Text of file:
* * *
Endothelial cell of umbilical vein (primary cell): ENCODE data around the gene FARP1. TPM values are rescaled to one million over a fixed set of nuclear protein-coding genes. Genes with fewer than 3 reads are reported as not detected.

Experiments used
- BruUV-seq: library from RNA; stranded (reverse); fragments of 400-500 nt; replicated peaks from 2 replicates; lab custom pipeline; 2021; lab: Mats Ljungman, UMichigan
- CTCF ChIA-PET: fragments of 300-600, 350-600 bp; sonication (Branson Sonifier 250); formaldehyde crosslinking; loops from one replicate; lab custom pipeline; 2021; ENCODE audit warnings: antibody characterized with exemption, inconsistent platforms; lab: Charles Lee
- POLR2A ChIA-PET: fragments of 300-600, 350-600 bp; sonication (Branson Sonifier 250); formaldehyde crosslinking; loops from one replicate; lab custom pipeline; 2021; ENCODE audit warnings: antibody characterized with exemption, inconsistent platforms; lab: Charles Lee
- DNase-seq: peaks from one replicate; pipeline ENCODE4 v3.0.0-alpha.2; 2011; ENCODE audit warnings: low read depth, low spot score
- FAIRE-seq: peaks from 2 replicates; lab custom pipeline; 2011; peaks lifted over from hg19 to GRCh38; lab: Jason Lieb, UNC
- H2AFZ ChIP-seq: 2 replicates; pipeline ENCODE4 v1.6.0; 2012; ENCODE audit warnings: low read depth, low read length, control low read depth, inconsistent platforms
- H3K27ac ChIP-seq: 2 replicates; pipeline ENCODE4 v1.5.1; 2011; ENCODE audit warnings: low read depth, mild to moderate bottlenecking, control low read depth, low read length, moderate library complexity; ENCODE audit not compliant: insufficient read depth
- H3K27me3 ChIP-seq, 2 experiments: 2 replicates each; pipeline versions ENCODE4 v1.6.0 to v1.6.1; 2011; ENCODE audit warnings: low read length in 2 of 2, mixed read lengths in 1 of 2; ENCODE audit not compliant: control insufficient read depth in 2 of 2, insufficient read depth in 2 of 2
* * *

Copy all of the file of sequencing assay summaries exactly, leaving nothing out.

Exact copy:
Endothelial cell of umbilical vein (primary cell): ENCODE data around the gene FARP1. TPM values are rescaled to one million over a fixed set of nuclear protein-coding genes. Genes with fewer than 3 reads are reported as not detected.

Experiments used
- BruUV-seq: library from RNA; stranded (reverse); fragments of 400-500 nt; replicated peaks from 2 replicates; lab custom pipeline; 2021; lab: Mats Ljungman, UMichigan
- CTCF ChIA-PET: fragments of 300-600, 350-600 bp; sonication (Branson Sonifier 250); formaldehyde crosslinking; loops from one replicate; lab custom pipeline; 2021; ENCODE audit warnings: antibody characterized with exemption, inconsistent platforms; lab: Charles Lee
- POLR2A ChIA-PET: fragments of 300-600, 350-600 bp; sonication (Branson Sonifier 250); formaldehyde crosslinking; loops from one replicate; lab custom pipeline; 2021; ENCODE audit warnings: antibody characterized with exemption, inconsistent platforms; lab: Charles Lee
- DNase-seq: peaks from one replicate; pipeline ENCODE4 v3.0.0-alpha.2; 2011; ENCODE audit warnings: low read depth, low spot score
- FAIRE-seq: peaks from 2 replicates; lab custom pipeline; 2011; peaks lifted over from hg19 to GRCh38; lab: Jason Lieb, UNC
- H2AFZ ChIP-seq: 2 replicates; pipeline ENCODE4 v1.6.0; 2012; ENCODE audit warnings: low read depth, low read length, control low read depth, inconsistent platforms
- H3K27ac ChIP-seq: 2 replicates; pipeline ENCODE4 v1.5.1; 2011; ENCODE audit warnings: low read depth, mild to moderate bottlenecking, control low read depth, low read length, moderate library complexity; ENCODE audit not compliant: insufficient read depth
- H3K27me3 ChIP-seq, 2 experiments: 2 replicates each; pipeline versions ENCODE4 v1.6.0 to v1.6.1; 2011; ENCODE audit warnings: low read length in 2 of 2, mixed read lengths in 1 of 2; ENCODE audit not compliant: control insufficient read depth in 2 of 2, insufficient read depth in 2 of 2